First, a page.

Q&A: Coding integral conditions
Q: I'm struggling to better understand coding “integral conditions.” Can you help me?
A: The Official Guidelines for Coding and Reporting do not specifically define what is an integral condition. The provider has some discretion in determining this and, if you aren’t sure, you should query the provider.
But let’s go back and start at the beginning, as while it doesn’t define integral the rules do say that coders should not assign a code for conditions that are an integral part of a disease process. Signs and symptoms that are associated routinely with a disease should not be assigned as additional codes, unless otherwise instructed by the classification.
For example, think about shortness of breath (SOB) or dyspnea and chronic obstructive pulmonary disease (COPD) exacerbation. Since the symptoms of SOB or dyspnea are inherent or typically occur during an exacerbation event, these symptoms would not be reported as separate codes.
On the other hand, if the symptoms are not common or considered inherent to the condition, they should be coded separately. For example, consider a patient admitted with a urinary tract infection (UTI) who is also demonstrating dyspnea. In this case, we would report both the UTI and the dyspnea as most patients with a UTI do not demonstrate dyspnea.
AHA Coding Clinic does offer some guidance in this area. For example, past Coding Clinics have addressed encephalopathy related to seizures and hypoglycemia. The most famous Coding Clinic related to this is Coding Clinic for ICD-9-CM, Third Quarter, 1991. It deals with pleural effusions and heart failure and says that:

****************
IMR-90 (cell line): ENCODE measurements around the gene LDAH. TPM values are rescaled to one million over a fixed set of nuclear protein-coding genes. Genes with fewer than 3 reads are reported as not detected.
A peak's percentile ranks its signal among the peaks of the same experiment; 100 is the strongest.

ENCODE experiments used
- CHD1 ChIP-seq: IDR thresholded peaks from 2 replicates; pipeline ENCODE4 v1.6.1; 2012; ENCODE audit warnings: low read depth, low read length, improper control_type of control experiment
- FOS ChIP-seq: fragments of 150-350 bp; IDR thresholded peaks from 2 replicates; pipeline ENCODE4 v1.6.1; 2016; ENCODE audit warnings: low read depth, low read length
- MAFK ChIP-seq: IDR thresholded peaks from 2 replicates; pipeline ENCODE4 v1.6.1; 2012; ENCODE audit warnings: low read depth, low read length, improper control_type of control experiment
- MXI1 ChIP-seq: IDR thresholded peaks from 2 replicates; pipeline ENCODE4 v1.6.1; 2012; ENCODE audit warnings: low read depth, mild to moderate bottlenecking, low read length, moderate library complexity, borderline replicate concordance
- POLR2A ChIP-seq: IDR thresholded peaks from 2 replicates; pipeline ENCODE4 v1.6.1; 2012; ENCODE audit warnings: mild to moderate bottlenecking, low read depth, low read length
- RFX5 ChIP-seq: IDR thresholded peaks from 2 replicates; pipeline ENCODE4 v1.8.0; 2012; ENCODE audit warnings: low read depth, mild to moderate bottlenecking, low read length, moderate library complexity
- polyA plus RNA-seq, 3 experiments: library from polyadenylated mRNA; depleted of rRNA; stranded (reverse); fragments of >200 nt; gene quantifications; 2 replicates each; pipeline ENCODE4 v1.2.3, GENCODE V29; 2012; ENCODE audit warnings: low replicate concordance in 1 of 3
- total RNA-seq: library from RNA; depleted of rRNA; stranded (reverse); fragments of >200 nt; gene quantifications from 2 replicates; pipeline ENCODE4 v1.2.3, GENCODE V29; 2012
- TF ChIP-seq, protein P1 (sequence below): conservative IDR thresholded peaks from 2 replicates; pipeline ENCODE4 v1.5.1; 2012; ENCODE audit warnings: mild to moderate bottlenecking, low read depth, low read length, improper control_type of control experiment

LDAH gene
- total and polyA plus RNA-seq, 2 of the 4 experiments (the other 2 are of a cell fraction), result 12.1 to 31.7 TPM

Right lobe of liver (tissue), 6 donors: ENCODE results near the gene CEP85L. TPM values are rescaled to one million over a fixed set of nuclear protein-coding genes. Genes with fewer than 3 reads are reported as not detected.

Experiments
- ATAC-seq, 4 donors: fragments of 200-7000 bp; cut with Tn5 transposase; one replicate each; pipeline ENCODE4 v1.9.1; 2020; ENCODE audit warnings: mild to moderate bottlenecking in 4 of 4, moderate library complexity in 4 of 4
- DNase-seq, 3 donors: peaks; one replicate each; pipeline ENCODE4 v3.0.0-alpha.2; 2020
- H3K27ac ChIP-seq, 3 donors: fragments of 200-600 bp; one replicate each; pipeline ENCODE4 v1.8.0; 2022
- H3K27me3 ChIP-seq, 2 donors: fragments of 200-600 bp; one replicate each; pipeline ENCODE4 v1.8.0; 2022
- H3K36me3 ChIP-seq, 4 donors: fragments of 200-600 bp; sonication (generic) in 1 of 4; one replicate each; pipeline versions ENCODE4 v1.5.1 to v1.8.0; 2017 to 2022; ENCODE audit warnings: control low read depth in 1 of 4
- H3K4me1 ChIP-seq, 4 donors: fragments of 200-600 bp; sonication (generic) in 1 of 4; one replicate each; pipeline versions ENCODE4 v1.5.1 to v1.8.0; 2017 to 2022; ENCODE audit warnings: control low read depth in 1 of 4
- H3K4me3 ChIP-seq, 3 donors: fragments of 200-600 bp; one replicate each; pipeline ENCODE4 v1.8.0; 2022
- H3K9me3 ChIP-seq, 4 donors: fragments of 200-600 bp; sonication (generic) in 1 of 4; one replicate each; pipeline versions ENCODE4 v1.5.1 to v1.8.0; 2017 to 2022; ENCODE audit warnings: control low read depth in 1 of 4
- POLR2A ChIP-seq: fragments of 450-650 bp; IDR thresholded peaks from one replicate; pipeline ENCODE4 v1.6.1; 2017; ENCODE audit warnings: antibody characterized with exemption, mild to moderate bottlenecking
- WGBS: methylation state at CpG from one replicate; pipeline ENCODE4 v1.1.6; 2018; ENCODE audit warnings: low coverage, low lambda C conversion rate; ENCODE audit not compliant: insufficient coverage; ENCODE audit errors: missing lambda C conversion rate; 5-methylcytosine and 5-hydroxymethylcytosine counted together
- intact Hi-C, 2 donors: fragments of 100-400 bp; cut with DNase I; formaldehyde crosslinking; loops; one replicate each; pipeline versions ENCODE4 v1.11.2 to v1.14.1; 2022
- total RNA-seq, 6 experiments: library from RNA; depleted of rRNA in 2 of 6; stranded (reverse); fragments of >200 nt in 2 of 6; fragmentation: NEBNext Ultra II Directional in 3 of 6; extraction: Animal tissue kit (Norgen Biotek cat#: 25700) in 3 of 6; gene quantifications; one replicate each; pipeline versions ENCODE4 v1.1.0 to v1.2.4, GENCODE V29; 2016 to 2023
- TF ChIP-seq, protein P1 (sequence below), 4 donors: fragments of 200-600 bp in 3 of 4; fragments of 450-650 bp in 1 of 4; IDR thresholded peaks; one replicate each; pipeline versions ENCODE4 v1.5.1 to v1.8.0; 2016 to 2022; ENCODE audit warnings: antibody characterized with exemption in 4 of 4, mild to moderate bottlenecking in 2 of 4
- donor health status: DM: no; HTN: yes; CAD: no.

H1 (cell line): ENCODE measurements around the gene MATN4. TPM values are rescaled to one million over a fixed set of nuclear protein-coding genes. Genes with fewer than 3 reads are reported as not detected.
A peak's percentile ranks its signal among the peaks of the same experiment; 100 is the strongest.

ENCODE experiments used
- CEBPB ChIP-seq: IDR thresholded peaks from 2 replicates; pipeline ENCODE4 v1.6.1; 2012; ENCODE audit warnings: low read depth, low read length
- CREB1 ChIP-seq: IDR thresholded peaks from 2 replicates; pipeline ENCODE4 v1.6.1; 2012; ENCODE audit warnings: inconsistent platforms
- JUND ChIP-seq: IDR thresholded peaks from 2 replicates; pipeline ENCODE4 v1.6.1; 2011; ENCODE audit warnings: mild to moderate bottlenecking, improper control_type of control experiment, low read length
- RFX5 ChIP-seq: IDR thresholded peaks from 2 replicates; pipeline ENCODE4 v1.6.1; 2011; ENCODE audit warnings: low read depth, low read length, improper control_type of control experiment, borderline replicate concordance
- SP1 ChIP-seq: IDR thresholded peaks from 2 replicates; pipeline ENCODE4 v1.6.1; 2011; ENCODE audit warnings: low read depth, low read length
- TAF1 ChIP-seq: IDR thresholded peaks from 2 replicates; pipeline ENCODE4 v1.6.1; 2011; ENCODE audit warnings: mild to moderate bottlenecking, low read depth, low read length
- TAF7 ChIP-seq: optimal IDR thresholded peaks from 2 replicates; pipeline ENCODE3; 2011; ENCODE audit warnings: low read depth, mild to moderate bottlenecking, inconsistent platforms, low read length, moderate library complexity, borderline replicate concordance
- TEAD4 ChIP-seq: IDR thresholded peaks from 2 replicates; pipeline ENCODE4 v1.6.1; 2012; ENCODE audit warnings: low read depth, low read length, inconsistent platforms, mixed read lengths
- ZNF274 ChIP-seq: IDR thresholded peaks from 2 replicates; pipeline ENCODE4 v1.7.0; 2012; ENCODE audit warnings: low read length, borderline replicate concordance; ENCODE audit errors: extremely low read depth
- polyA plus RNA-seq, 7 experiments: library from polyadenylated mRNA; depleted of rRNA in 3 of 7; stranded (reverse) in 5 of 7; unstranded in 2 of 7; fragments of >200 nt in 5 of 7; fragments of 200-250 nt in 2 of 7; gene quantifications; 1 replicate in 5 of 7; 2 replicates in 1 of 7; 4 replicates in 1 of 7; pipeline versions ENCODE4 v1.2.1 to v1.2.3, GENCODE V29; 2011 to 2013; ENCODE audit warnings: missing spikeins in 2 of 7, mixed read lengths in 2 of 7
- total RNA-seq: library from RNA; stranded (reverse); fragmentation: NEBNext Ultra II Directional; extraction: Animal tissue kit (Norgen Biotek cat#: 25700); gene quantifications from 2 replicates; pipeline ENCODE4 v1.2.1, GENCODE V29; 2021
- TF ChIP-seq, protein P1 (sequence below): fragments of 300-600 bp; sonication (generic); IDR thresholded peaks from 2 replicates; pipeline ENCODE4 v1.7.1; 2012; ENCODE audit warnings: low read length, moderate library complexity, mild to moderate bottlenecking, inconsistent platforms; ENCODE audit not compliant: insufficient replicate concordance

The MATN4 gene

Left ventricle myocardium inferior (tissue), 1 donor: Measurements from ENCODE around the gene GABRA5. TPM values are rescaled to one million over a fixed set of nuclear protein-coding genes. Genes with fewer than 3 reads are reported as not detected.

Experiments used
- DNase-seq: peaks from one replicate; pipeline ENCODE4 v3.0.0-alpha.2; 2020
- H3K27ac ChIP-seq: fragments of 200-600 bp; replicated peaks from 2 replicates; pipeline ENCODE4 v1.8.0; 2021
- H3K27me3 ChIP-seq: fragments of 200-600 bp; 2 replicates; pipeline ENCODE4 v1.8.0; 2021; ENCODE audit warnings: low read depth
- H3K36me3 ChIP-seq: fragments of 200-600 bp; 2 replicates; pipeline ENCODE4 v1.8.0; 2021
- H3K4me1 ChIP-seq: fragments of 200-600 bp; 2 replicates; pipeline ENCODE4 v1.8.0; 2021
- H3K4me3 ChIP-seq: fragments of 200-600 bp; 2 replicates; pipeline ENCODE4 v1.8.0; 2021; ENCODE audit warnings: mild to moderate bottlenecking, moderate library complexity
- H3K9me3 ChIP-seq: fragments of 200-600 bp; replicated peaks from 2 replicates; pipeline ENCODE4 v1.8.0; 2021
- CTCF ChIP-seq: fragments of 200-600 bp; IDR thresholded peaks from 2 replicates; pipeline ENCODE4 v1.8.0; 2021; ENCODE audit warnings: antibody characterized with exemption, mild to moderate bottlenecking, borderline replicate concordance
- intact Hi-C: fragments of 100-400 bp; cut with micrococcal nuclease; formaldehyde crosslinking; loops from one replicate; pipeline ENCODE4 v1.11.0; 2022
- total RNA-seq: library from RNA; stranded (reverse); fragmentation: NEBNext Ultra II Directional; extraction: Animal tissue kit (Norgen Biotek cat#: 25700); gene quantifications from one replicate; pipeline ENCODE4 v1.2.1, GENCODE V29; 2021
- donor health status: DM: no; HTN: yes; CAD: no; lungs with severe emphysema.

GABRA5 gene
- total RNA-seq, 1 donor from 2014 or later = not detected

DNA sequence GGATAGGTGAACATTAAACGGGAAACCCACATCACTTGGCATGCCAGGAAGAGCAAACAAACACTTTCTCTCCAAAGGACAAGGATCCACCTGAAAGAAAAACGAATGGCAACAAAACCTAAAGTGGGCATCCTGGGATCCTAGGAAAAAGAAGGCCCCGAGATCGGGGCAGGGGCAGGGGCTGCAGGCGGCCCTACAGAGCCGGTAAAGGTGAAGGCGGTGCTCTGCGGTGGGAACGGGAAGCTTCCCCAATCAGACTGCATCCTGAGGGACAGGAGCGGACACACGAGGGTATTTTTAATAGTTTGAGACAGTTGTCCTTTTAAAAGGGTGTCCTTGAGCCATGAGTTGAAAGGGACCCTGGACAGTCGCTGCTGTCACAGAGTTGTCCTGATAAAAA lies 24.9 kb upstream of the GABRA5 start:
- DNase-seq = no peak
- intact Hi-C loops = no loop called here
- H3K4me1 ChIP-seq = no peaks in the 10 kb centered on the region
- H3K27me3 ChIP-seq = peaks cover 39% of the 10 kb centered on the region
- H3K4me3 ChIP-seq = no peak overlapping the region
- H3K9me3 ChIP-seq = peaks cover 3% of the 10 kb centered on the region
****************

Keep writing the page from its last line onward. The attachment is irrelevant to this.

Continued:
Pleural effusion is commonly seen with congestive heart failure with or without pulmonary edema. The pulmonary veins and lymphatics drain the pleural space and return fluid to the heart. In left heart failure, which results in elevated pressures in the venous system, there is usually some accumulation of fluid in the pleural space. Ordinarily the pleural effusion is minimal and is not specifically addressed other than by more aggressive treatment of the underlying congestive heart failure. In this situation it should not be reported unless the coder is directed to do so by the physician.
The last consideration when it comes to integral conditions is well explained in the same Coding Clinic related to heart failure and pleural effusion. It speaks to the fact that there are times when an integral condition can be reported with a separate code:
Pleural effusion documented only as an x-ray finding without the physician having made such a diagnosis should not be reported. Occasionally, however, special x-rays such as decubitus views are required to confirm the presence of pleural effusion or a diagnostic thoracentesis may be performed to identify its etiology. In other cases, it may be necessary to address the effusion by therapeutic thoracentesis or chest tube drainage. In any of these situations, it is acceptable to report pleural effusion (511.9) as an additional diagnosis since the condition was specifically evaluated or treated, but reporting is not required.
When struggling to determine when to report a condition or when it might be integral to a condition, I would first consult Coding Clinic for any relevant advice. If there are no specific instructions, a query may be needed.
It may also be helpful to consider these critical thinking questions:
- Does everyone with this condition also demonstrate this presentation or symptoms? (i.e., is this a classic finding for this disease process?)
- Were there any treatments or interventions applied related to this finding that are out of the ordinary or not usually performed?
Editor’s Note: Laurie L. Prescott, RN, MSN, CCDS, CDIP, CRC, CDI education director at HCPro in Middleton, Massachusetts, answered this question. Contact her at email@example.com. For information regarding CDI Boot Camps, click here.